Tuesday, October 27, 2015

'Spectre' (2015) directed by Sam Mendes

With Spectre Daniel Craig surpasses Connery and is now officially the best James Bond ever. Save for the stumble of 2008's Quantum of Solace, Craig's films have delivered CPR to an ailing franchise that was in serious danger of disappearing up its own arse in a flurry of crap jokes and crap CGI.

For my money Skyfall was an all-time series high; a critique on the very idea of James Bond, not to mention being sumptuously gorgeous and brilliantly performed. Three years later we're back with the same director, screenwriters and aesthetic sensibility. So, is this as good as Skyfall?


But don't get me wrong, it's a very, very good movie. The conceit is that the actions of the three previous Craig Bond villains have been orchestrated by globe-spanning ultrasecret organisation SPECTRE. Beginning with an astonishing set piece action sequence in Mexico City, Bond travels to Italy, Austria and Morocco in hot pursuit of the organisation and its shadowy director (Christoph Waltz).

Meanwhile back in London M16 is facing big changes. They're being merged with M15 and are now under the command of Whitehall wonk Denbigh. He's masterminding a global, multinational surveillance network that will combine the intelligence gathering resources of the world superpowers into one system. The individual agent is, as Denbigh puts it, "prehistoric", arguing that whatever a lone gunman can do a drone can do cheaper, safer and more efficiently.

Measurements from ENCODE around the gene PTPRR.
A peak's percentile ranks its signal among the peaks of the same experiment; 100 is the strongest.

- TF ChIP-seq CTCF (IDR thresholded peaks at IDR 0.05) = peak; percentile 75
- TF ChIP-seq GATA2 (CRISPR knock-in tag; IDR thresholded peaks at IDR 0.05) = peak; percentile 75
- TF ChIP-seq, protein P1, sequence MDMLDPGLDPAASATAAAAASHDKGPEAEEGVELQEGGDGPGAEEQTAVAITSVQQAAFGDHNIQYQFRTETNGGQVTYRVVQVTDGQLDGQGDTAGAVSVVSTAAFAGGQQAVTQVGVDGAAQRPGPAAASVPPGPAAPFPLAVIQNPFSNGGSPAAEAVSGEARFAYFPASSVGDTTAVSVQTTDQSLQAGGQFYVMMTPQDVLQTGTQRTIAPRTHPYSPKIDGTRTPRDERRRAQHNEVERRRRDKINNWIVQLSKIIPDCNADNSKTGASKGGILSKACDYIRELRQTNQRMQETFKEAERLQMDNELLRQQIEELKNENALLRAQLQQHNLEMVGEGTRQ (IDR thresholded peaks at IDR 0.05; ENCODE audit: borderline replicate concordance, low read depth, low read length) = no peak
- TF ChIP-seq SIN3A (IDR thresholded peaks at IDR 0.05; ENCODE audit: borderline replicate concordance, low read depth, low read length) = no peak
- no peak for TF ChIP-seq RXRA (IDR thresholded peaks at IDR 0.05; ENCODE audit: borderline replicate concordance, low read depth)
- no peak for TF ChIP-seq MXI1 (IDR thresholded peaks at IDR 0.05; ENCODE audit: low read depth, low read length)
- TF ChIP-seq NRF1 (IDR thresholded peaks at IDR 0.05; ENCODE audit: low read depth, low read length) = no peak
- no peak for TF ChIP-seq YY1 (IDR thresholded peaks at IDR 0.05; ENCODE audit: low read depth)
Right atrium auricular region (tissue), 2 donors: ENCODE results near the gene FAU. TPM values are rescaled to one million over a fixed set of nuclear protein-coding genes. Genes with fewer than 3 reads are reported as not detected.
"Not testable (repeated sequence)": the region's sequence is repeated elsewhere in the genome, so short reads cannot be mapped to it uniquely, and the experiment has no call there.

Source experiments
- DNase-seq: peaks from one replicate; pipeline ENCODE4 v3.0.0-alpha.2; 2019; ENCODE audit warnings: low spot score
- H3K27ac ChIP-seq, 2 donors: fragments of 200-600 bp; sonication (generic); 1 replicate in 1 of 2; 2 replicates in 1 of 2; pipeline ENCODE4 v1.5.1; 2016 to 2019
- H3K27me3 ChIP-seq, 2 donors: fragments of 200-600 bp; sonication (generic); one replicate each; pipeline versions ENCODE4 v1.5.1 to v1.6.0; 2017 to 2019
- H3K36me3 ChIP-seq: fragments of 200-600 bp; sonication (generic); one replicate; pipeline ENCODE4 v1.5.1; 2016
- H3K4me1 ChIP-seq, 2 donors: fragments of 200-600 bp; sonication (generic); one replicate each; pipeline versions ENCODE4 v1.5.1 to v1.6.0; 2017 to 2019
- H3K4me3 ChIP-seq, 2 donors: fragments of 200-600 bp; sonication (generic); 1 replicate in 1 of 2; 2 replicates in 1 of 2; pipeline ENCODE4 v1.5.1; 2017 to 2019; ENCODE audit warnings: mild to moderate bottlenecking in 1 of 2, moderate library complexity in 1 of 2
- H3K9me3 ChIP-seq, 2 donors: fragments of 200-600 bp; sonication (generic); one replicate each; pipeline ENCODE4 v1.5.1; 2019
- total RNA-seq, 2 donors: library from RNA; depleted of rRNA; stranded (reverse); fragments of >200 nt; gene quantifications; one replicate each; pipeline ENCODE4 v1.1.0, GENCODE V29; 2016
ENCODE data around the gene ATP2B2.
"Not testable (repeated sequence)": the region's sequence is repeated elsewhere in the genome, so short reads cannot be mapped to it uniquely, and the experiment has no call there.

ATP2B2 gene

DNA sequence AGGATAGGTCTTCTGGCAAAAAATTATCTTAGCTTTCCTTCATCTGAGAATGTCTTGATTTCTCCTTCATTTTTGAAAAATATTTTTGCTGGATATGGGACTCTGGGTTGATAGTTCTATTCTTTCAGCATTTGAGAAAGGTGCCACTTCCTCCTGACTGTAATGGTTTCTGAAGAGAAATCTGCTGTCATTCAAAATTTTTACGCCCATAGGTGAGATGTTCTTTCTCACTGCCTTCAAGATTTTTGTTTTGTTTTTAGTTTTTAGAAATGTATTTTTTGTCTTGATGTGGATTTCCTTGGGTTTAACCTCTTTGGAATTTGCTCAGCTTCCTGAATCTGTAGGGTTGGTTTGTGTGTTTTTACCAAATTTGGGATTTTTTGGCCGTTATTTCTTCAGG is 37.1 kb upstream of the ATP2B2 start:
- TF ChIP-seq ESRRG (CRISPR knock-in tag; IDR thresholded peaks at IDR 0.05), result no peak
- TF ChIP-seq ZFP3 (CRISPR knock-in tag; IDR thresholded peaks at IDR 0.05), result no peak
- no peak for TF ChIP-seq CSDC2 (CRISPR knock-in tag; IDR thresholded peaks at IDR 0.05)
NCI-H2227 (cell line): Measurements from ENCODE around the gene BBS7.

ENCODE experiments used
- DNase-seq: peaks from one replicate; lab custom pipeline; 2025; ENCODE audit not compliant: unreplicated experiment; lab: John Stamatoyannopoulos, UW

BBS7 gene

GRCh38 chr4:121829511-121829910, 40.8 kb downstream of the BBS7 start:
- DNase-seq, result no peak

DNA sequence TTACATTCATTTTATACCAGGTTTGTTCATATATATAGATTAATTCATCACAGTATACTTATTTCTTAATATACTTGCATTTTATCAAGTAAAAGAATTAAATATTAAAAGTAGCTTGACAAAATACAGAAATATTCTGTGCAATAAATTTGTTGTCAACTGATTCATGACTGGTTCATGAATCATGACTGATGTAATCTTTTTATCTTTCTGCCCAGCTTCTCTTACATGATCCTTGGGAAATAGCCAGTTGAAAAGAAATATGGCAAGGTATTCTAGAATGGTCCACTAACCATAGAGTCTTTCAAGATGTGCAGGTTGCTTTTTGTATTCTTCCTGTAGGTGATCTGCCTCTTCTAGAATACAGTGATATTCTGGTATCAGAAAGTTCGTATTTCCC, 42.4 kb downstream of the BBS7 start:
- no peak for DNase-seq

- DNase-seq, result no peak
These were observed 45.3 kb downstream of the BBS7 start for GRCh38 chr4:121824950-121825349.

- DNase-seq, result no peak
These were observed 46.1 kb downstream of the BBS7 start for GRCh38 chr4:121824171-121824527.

This is a post-Snowden critique of intelligence work; shrewdly pitting the 'old-school' of M, Moneypenny, Q and Bond against their modern counterparts. Given how much quasi-illegal snooping these characters usually do dividing everyone up into good spies and bad spies is a teensy bit hypocritical, but seeing Bond essentially going toe to toe with modern GCHQ is so fun so I'll allow it.

Naturally, the globetrotting story takes us to some gobsmackingly pretty locations; all shot with a compositional rigour that's the equal of anything in modern cinema. It's a cliche to say that every frame is a painting - but seriously - every single shot stuns. Whether it be a monochrome Bond framed between Brutalist pillars and giant cross, an abandoned desert train station, a low-lit Roman garden or a gently jangling luxury train carriage - it's the movie-going equivalent of sipping fine wine.

The beauty is evident from the first couple of minutes; Mendes orchestrating a brainmeltingly complex, Scorsese-bothering one-shot that zips through a busy Dia De Los Muertes parade, through a packed hotel, ducking into a elevator, through a hotel room, out the window and along the rooftop. It's a dizzying statement of intent; the film eager to impress us the audience first with its cinematic credentials, then with its explosions, collapsing buildings and easy sense of style.

A cinematic bounty like this is nothing to be sniffed at, and in combination with Craig's magnetic Bond, an excellent supporting cast (with particular credit to Léa Seydoux's cool-as-ice Bond girl) and a graceful yet tense score by Thomas Newman, makes for 148 minutes that fly by in the blink of an eye.